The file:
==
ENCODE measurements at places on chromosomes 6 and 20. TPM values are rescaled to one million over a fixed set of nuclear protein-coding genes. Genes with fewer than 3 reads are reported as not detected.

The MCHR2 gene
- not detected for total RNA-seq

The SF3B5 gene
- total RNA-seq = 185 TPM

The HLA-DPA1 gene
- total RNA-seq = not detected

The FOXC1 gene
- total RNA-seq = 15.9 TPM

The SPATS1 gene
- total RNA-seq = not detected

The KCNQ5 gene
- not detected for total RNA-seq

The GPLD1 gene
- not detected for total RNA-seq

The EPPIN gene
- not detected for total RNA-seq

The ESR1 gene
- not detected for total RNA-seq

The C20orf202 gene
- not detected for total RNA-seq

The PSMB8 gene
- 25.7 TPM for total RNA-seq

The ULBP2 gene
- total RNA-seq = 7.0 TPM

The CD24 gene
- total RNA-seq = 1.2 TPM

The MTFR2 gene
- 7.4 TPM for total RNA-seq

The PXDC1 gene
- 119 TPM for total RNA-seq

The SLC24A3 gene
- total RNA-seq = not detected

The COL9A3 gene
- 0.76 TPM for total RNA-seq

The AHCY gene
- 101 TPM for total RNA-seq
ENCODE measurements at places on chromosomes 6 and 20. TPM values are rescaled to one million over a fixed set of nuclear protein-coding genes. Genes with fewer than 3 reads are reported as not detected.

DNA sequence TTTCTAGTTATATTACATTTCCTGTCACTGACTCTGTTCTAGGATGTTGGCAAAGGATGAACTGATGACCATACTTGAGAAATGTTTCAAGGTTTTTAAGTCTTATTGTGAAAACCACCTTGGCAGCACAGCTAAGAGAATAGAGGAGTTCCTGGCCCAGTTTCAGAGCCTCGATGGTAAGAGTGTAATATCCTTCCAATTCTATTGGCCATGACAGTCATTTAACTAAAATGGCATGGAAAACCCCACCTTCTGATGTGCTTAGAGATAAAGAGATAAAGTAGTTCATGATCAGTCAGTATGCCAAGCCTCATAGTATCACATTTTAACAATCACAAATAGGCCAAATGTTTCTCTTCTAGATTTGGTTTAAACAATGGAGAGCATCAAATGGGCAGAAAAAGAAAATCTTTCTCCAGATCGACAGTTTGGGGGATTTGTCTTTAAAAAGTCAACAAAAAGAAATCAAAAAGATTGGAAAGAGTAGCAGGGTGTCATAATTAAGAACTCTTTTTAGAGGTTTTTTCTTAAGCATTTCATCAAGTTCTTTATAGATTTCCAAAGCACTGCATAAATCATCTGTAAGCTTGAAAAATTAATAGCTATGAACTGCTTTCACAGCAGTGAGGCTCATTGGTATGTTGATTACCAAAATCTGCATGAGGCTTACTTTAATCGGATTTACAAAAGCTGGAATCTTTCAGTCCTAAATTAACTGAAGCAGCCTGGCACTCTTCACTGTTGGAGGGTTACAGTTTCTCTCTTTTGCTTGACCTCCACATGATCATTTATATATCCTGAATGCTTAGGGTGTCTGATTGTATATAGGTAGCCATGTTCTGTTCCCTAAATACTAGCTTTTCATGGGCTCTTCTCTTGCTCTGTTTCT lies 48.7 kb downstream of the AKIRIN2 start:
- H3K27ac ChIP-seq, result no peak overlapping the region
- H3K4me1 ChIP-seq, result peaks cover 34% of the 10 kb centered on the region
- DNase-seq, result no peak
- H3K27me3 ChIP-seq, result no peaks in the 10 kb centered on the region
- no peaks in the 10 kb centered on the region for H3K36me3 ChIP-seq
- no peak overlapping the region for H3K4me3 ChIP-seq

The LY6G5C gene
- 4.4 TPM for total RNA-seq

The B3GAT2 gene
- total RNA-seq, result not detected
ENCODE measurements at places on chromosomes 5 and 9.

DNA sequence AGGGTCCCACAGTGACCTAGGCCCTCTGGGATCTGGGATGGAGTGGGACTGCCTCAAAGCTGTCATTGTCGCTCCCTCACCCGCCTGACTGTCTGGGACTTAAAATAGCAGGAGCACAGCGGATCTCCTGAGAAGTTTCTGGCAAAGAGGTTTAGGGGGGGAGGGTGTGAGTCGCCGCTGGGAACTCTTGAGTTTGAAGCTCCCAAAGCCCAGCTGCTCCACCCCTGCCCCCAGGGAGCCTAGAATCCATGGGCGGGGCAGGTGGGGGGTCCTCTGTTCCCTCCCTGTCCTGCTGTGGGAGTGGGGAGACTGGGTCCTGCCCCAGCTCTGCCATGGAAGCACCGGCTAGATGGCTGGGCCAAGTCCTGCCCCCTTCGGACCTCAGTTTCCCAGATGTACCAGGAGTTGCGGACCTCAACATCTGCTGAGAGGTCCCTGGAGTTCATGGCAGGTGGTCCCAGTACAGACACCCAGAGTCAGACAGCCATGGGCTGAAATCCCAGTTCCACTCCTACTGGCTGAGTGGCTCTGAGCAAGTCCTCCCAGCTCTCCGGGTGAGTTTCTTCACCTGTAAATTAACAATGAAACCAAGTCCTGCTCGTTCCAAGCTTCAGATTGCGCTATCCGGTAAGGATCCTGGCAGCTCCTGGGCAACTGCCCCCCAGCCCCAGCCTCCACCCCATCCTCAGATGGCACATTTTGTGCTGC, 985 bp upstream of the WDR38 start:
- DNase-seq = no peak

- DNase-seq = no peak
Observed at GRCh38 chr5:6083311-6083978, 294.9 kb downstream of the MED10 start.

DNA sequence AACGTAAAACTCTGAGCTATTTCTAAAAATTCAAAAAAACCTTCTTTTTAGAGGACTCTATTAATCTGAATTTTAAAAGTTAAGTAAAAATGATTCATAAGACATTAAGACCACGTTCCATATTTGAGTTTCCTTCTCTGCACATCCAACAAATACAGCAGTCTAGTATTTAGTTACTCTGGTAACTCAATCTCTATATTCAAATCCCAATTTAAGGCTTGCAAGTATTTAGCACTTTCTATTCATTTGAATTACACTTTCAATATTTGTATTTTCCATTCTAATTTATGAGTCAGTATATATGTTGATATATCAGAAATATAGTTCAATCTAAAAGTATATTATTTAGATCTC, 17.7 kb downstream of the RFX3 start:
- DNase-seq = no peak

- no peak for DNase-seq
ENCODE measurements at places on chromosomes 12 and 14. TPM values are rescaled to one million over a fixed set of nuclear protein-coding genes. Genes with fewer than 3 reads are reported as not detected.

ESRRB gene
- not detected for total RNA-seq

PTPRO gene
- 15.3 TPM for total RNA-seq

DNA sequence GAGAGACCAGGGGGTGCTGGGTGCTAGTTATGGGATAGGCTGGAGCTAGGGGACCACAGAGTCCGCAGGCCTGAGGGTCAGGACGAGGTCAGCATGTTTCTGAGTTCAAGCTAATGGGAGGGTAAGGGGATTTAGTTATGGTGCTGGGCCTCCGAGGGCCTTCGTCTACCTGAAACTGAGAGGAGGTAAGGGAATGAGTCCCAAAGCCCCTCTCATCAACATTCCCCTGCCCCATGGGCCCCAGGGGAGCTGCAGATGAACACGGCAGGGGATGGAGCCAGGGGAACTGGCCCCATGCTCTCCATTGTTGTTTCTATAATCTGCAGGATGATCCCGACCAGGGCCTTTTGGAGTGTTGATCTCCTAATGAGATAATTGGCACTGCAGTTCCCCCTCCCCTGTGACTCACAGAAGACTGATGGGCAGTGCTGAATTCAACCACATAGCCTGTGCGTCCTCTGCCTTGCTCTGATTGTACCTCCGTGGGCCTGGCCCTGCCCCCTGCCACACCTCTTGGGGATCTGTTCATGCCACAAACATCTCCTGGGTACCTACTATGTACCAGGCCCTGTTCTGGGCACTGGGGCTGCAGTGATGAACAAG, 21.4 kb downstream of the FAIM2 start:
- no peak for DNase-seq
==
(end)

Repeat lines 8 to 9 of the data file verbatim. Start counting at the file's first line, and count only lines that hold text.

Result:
The FOXC1 gene
- total RNA-seq = 15.9 TPM